The following curious observation is made by M. Luvini, of Turin :— "When there is a fog between two corresponding stations, so that the one station can with difficulty be seen from the other, if the observer passes a colored glass between his eye and the eye-piece of his telescope, the effect of the fog is very sensibly diminished, so that frequently the signals from the other station can be very plainly perceived, when without the colored glass, the station itself could not be seen. The different colors do not all produce this effect in the same degree. The red seems the most proper for the experiment. Those who have good sight prefer the dark red, those who are short sighted like light red better. The explanation of this effect depends upon the fact that the white color of the fog strikes too powerfully upon the organ of light, especially if the glasses have a somewhat large field."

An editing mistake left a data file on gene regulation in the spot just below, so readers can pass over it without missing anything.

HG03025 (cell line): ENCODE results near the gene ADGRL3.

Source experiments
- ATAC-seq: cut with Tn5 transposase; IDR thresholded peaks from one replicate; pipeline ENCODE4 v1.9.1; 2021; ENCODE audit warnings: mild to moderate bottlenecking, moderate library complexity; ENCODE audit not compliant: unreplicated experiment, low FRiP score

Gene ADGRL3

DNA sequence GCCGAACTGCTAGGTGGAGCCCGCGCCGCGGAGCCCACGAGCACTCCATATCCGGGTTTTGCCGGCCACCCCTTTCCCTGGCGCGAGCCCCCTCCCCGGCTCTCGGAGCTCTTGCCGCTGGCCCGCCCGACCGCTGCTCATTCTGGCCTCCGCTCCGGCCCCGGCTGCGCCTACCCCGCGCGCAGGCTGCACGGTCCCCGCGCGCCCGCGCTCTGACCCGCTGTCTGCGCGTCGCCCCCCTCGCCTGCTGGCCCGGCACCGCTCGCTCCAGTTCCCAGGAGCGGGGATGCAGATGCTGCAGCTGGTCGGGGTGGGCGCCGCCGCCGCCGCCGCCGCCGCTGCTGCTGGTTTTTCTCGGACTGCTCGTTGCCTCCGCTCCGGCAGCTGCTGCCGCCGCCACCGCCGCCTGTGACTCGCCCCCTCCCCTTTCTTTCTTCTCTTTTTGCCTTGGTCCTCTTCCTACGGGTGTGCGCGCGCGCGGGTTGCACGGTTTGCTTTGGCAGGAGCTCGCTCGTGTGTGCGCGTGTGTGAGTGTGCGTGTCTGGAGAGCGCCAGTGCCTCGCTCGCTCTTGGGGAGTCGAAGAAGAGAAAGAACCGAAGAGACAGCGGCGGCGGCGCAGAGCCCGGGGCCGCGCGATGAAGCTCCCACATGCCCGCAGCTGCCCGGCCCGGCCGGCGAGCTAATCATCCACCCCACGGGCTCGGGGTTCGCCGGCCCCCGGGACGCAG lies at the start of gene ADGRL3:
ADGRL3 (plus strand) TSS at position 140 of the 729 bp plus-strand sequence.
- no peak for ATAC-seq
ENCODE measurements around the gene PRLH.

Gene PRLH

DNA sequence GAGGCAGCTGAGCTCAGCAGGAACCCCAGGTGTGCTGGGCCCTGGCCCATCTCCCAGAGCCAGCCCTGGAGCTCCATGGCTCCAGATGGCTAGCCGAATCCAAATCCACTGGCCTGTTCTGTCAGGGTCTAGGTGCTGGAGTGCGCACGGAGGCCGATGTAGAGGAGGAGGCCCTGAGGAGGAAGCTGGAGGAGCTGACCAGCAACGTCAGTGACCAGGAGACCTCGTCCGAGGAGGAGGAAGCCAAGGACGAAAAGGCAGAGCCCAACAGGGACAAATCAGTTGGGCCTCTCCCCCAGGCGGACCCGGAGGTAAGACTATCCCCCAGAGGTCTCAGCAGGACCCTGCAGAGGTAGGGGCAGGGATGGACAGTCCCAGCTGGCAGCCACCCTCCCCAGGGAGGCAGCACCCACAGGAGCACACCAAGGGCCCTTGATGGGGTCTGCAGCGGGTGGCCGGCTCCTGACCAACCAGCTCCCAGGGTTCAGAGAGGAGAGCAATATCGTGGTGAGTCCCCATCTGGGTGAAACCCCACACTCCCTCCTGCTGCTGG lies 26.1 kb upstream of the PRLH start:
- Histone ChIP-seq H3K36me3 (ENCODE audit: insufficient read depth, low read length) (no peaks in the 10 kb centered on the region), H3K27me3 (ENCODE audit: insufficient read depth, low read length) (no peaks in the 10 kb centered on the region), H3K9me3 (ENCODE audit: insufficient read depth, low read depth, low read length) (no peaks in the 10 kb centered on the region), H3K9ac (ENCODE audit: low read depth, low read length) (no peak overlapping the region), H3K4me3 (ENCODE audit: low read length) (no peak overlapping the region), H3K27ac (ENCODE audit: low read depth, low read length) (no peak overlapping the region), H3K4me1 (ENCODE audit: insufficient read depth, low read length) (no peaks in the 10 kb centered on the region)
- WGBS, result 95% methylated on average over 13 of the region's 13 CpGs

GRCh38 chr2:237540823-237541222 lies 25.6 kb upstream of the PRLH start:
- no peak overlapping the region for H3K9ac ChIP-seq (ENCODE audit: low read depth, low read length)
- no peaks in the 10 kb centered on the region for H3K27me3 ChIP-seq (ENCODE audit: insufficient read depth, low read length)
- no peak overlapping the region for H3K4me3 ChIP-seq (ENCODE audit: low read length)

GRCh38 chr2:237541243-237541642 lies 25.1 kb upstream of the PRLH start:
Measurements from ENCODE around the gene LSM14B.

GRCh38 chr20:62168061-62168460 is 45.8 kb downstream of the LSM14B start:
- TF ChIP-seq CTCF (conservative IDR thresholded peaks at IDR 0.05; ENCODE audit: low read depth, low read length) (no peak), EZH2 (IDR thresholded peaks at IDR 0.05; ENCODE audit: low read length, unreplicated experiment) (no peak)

This article was originally published with the title "Use of Colored Glasses in Fogs" in Scientific American 8, 11, 88 (November 1852)